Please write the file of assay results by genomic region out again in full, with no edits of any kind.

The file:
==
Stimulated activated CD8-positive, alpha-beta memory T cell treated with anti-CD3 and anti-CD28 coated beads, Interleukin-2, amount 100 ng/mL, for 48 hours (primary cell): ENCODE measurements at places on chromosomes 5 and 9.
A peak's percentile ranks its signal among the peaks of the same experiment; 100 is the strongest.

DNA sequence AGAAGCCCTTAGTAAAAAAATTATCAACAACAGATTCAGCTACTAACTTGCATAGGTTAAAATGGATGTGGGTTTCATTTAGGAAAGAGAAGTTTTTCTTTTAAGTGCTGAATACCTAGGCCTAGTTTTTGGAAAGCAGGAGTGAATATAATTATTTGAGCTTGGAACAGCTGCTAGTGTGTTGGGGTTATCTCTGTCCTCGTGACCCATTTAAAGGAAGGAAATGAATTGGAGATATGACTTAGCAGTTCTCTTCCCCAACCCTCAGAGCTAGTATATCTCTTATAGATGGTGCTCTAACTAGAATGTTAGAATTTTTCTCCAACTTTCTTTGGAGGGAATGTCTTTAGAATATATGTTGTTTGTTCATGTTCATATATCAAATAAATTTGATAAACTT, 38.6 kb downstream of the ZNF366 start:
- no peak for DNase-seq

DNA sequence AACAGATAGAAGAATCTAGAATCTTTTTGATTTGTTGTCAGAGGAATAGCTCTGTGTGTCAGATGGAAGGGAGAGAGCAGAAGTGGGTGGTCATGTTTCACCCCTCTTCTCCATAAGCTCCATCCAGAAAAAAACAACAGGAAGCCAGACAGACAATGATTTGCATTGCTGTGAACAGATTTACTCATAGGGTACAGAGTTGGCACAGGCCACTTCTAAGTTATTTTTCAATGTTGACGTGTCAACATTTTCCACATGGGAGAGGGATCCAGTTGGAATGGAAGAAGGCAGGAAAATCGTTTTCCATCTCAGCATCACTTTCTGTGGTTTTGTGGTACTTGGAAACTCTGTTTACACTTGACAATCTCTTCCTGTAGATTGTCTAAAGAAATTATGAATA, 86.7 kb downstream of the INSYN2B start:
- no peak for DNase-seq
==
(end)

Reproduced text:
Stimulated activated CD8-positive, alpha-beta memory T cell treated with anti-CD3 and anti-CD28 coated beads, Interleukin-2, amount 100 ng/mL, for 48 hours (primary cell): ENCODE measurements at places on chromosomes 5 and 9.
A peak's percentile ranks its signal among the peaks of the same experiment; 100 is the strongest.

DNA sequence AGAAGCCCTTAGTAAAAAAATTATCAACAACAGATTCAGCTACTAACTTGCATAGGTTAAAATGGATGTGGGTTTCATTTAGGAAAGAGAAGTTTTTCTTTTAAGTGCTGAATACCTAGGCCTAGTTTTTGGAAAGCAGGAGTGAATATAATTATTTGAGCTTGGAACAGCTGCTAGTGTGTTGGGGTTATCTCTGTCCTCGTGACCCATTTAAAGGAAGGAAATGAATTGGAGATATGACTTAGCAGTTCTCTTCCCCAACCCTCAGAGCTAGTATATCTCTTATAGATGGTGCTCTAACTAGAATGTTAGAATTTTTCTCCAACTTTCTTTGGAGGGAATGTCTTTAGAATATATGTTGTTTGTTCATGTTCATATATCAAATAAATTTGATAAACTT, 38.6 kb downstream of the ZNF366 start:
- no peak for DNase-seq

DNA sequence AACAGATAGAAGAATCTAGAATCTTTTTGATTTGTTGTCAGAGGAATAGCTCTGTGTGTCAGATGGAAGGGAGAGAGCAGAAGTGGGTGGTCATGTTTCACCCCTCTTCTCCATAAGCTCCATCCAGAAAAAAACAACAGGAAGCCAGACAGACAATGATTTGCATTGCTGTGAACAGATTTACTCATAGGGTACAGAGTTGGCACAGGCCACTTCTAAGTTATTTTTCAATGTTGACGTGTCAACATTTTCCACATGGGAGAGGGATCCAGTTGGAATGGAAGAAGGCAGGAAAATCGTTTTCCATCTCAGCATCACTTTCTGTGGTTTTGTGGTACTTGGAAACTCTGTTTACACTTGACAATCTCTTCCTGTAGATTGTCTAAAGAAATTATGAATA, 86.7 kb downstream of the INSYN2B start:
- no peak for DNase-seq